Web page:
The design of a multi-subject fMRI experiment needs specification of the number of subjects and scanning time per subject. For example, for a blocked design with conditions A or B, fixed block length and block order ABN, where N denotes a null block, the optimal number of cycles of ABN and the optimal number of subjects have to be determined. This paper presents a method to determine the optimal number of subjects and optimal number of cycles for a blocked design based on the A-optimality criterion and a linear cost function by which the number of cycles and the number of subjects are restricted. Estimation of individual stimulus effects and estimation of contrasts between stimulus effects are both considered. The mixed-effects model is applied and analytical results for the A-optimal number of subjects and A-optimal number of cycles are obtained under the assumption of uncorrelated errors. For correlated errors with a first-order autoregressive (AR1) error structure, numerical results are presented. Our results show how the optimal number of cycles and subjects depend on the within- to between-subject variance ratio. Our method is a new approach to determine the optimal scanning time and optimal number of subjects for a multi-subject fMRI experiment. In contrast to previous results based on power analyses, the optimal number of cycles and subjects can be described analytically and costs are considered. [less ▲]

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See detailOptimal experimental designs for funtional magnetic resonance imaging
Maus, Bärbel ULg

Doctoral thesis (2011)

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See detailOptimal design for functional magnetic resonance imaging (fMRI) experiments based on linear models
Maus, Bärbel ULg; van Breukelen, Gerard J P; Goebel, R et al

Conference (2010)

In the first part of this presentation it will be shown how the general linear model is used to describe experimental functional magnetic resonance imaging (fMRI) data from one subject. Functional ... [more ▼]

In the first part of this presentation it will be shown how the general linear model is used to describe experimental functional magnetic resonance imaging (fMRI) data from one subject. Functional magnetic resonance imaging is a neuroimaging method which is used to study the human brain and its functional areas. Based on the general linear model, optimal designs for one-subject fMRI experiments can be obtained by application of the D- and A-optimality criterion. Because of the huge design space for fMRI experiments, a genetic algorithm (GA) is employed to find optimal designs for fMRI experiments based on a multi-objective design criterion. The second part of the presentation will focus on the application of mixed effects models in analysis of fMRI experiments from multiple subjects. Optimal designs for multi-subject experiments are considered and the optimal combination of number of subjects and fMRI scanner time/imaging time per subject will be studied with respect to a linear cost function. [less ▲]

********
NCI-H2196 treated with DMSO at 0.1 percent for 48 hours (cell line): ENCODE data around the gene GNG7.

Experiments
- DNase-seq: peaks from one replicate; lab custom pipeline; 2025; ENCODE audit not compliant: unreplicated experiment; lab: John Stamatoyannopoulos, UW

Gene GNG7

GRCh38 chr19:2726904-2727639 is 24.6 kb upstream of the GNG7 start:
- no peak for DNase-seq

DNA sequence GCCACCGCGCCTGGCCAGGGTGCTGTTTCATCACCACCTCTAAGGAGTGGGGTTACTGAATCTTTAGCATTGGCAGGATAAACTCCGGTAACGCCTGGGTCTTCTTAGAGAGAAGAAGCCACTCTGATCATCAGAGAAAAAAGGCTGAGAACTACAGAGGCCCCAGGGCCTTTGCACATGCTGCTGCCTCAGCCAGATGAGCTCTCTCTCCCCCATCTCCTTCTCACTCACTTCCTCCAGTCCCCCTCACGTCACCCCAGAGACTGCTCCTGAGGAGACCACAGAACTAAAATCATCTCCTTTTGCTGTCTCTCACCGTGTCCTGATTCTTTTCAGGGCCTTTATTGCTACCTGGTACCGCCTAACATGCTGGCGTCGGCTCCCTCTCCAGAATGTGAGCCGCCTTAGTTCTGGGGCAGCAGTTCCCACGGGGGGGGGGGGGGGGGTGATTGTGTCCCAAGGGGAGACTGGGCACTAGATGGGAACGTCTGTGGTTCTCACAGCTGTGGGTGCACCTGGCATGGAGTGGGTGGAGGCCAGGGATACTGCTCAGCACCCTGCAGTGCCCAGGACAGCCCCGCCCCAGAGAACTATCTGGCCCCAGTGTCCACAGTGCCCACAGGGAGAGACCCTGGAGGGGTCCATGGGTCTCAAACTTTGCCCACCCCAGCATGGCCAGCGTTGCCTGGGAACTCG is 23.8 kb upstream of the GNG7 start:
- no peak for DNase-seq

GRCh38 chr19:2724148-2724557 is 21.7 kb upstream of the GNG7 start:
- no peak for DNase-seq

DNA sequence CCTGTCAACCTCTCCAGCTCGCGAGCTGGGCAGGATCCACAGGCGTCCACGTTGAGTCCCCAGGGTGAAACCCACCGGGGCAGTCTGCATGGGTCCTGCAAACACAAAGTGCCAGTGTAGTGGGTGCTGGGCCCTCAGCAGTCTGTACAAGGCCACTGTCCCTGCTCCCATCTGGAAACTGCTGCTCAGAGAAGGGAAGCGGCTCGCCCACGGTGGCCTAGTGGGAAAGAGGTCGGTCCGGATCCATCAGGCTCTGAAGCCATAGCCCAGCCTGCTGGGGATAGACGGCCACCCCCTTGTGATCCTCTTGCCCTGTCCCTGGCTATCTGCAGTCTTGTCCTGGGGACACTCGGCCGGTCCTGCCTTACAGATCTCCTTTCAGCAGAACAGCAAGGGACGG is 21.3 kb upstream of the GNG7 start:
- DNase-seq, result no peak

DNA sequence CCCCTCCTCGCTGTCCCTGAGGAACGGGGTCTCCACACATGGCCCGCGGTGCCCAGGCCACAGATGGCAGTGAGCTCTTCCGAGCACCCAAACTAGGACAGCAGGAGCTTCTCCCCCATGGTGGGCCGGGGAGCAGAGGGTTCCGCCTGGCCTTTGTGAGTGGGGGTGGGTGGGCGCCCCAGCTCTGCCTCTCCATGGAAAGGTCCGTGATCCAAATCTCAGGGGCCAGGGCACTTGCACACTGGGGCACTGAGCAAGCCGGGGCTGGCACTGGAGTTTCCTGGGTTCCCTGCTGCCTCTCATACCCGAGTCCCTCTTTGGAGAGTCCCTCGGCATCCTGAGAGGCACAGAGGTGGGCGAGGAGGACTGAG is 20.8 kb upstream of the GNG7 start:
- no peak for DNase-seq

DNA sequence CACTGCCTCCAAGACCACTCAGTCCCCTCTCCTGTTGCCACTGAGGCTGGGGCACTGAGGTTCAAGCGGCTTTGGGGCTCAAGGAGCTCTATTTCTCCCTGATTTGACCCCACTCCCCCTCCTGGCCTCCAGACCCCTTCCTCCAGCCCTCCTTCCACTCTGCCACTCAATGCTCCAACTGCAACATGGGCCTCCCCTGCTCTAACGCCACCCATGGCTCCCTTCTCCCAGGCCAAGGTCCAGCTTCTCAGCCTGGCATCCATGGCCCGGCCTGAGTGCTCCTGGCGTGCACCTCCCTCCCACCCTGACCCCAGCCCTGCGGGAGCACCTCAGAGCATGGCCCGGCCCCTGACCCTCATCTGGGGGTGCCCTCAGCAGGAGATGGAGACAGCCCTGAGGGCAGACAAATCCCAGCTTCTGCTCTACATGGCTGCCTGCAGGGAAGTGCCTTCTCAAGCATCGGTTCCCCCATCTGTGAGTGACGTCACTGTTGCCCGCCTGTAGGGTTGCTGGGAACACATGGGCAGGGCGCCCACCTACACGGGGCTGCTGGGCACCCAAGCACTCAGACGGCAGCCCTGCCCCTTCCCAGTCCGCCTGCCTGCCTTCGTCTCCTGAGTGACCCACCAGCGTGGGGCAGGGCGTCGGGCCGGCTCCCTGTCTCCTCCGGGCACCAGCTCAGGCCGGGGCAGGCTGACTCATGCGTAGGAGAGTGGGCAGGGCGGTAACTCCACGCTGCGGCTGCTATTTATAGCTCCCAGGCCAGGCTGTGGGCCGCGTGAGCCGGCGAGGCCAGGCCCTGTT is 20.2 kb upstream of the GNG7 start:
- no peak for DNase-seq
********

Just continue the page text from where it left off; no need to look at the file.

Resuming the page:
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See detailRobustness of optimal design of fMRI experiments with application of a genetic algorithm.
Maus, Bärbel ULg; van Breukelen, Gerard J P; Goebel, Rainer et al

in NeuroImage (2010), 49(3), 2433-2443

In this paper we apply the genetic algorithm developed by Kao et al. (2009) to find designs which are robust against misspecification of the error autocorrelation. Two common optimality criteria, the A ... [more ▼]

In this paper we apply the genetic algorithm developed by Kao et al. (2009) to find designs which are robust against misspecification of the error autocorrelation. Two common optimality criteria, the A-optimality criterion and the D-optimality criterion, based upon a general linear model are employed to obtain locally optimal designs for a given value of the autocorrelation. The maximin criterion is then used to obtain designs which are robust against misspecification of the autocorrelation. Furthermore, robustness depending on the choice of optimality criterion is evaluated. We show analytically and empirically that the A- and D-optimality criterion will result in different optimal designs, e.g. with different stimulus frequencies. Optimal stimulus frequency for the A-optimality criterion has been derived by Liu et al. (2004) whereas we derive here the optimal stimulus frequency for the D-optimality criterion. Conclusions about the robustness of an optimal design against misspecification of model parameters and choice of optimality criterion are drawn based upon our results. [less ▲]